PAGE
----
Less than two weeks after platform-as-a-service vendor Coghead disclosed that it's going out of business, competitor Caspio has migrated one of Coghead's abandoned customers to its platform.Mountain View, Calif.-based Caspio announced a customer transition program within hours of Coghead's Feb. 18 death notice, and today Caspio revealed that it has switched over its first account as a result. Quality Behavior Outcomes, a behavior health agency in Hawaii, has moved several Web applications originally developed on Coghead over to Caspio Bridge, the vendor's app-hosting service. The process took a few days.
Caspio and Coghead present an interesting study in contrasts. Founded in 2007, Coghead is (or was) the newer company, and it had an impressive lineup of financial backers, including venture capital firms and SAP. Privately held Caspio, on the other hand, has been slowly building up its PaaS business since it was founded in 2000.
How is that significant? Caspio CEO Frank Zamani is convinced that some businesses chose Coghead over Caspio because of Coghead's financial backers. "I guarantee some of the customers who signed up were relying on the fact that SAP was supporting the company," Zamani says.
As it happens, SAP did provide a safety net of sorts to Coghead in acquiring its technology and hiring its employees. However, SAP didn't keep Coghead's service running or pick up its customers, who are scrambling to re-host their apps before an April 30 deadline. "SAP in a way betrayed these customers," says Zamani. "I don't think you would see that in an independent, privately held company."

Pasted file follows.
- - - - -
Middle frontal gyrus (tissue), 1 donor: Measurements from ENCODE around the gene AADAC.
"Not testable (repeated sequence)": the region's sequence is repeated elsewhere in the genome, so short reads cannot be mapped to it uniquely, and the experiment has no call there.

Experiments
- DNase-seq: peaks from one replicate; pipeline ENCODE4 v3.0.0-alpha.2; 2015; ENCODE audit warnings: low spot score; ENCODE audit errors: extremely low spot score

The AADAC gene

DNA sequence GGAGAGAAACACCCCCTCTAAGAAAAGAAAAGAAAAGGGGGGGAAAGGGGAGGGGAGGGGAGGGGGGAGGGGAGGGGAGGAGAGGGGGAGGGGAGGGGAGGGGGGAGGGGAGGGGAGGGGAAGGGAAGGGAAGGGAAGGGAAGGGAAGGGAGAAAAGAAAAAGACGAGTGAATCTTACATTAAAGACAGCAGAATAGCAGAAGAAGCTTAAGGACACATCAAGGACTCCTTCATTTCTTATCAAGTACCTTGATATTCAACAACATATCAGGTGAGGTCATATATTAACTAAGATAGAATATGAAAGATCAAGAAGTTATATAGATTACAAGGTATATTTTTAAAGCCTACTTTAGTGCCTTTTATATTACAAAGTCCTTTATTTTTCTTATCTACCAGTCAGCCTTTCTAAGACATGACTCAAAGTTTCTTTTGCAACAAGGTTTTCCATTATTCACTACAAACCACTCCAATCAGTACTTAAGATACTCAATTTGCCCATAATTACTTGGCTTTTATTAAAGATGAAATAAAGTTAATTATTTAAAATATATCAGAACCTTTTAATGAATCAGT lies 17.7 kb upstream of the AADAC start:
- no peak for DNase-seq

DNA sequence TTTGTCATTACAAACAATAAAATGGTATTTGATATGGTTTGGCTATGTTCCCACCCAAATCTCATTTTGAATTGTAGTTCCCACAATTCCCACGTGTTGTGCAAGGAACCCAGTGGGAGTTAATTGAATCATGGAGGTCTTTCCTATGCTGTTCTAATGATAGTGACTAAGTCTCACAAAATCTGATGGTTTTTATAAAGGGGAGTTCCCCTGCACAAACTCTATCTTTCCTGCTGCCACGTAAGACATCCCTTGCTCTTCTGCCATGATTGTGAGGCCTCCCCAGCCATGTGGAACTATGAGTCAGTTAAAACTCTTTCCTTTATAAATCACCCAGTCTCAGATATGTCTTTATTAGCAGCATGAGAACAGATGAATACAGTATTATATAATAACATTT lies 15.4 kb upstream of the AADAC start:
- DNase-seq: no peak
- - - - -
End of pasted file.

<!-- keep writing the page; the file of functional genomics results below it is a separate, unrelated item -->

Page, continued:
I asked Zamani about the issue of cloud vendor lock-in and what, if anything, Caspio does to ensure that its own customers can switch to another service provider if and when the time comes. He said Caspio provides an "export button" that provides a metadata definition of applications, which can be used for that purpose. However, not many customers actually do that. The PaaS model is too new for a lot of customer movement, he says.
Caspio has "thousands" of business customers, which tend to use its platform for database-driven applications such as restaurant guides, real estate listings, and job openings. I asked Zamani how the cloud business is going, and he said that while there's a "nice uptick" in companies trying cloud services for the first time, it's somewhat offset by existing customers (think real estate or finance) that are canceling service in the face of declining business.
The brutal economy has set up an unanticipated dichotomy: The same financial pressures fueling demand for cloud services are undermining the market as vendors and users cut back or, worse, go out of business. As a result, expect to see more companies switching clouds in the months ahead.
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